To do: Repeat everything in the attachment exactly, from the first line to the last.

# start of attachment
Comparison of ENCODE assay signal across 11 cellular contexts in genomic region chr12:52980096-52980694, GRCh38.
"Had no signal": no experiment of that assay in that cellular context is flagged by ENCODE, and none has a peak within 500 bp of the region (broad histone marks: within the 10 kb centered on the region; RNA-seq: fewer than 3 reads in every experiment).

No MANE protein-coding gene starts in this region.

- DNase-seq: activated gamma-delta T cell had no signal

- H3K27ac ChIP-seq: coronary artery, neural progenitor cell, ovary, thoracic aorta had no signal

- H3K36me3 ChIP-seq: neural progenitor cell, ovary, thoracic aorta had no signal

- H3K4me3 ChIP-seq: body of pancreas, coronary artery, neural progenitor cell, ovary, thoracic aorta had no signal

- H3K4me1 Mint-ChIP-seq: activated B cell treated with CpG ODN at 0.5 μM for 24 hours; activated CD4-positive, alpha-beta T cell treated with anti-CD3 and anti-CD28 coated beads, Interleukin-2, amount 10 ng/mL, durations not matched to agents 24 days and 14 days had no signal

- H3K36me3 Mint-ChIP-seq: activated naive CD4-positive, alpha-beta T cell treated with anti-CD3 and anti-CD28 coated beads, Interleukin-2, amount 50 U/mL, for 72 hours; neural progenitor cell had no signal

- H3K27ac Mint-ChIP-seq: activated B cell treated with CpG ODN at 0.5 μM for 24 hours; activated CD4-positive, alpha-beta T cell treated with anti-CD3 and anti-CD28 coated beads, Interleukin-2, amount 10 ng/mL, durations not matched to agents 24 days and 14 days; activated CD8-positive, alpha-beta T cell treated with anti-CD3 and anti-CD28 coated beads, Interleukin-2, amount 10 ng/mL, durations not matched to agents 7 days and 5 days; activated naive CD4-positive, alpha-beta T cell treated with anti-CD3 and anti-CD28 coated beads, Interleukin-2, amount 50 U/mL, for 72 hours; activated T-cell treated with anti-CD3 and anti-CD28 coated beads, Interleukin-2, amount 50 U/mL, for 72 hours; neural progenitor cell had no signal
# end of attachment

Comparison of ENCODE assay signal across 11 cellular contexts in genomic region chr12:52980096-52980694, GRCh38.
"Had no signal": no experiment of that assay in that cellular context is flagged by ENCODE, and none has a peak within 500 bp of the region (broad histone marks: within the 10 kb centered on the region; RNA-seq: fewer than 3 reads in every experiment).

No MANE protein-coding gene starts in this region.

- DNase-seq: activated gamma-delta T cell had no signal

- H3K27ac ChIP-seq: coronary artery, neural progenitor cell, ovary, thoracic aorta had no signal

- H3K36me3 ChIP-seq: neural progenitor cell, ovary, thoracic aorta had no signal

- H3K4me3 ChIP-seq: body of pancreas, coronary artery, neural progenitor cell, ovary, thoracic aorta had no signal

- H3K4me1 Mint-ChIP-seq: activated B cell treated with CpG ODN at 0.5 μM for 24 hours; activated CD4-positive, alpha-beta T cell treated with anti-CD3 and anti-CD28 coated beads, Interleukin-2, amount 10 ng/mL, durations not matched to agents 24 days and 14 days had no signal

- H3K36me3 Mint-ChIP-seq: activated naive CD4-positive, alpha-beta T cell treated with anti-CD3 and anti-CD28 coated beads, Interleukin-2, amount 50 U/mL, for 72 hours; neural progenitor cell had no signal

- H3K27ac Mint-ChIP-seq: activated B cell treated with CpG ODN at 0.5 μM for 24 hours; activated CD4-positive, alpha-beta T cell treated with anti-CD3 and anti-CD28 coated beads, Interleukin-2, amount 10 ng/mL, durations not matched to agents 24 days and 14 days; activated CD8-positive, alpha-beta T cell treated with anti-CD3 and anti-CD28 coated beads, Interleukin-2, amount 10 ng/mL, durations not matched to agents 7 days and 5 days; activated naive CD4-positive, alpha-beta T cell treated with anti-CD3 and anti-CD28 coated beads, Interleukin-2, amount 50 U/mL, for 72 hours; activated T-cell treated with anti-CD3 and anti-CD28 coated beads, Interleukin-2, amount 50 U/mL, for 72 hours; neural progenitor cell had no signal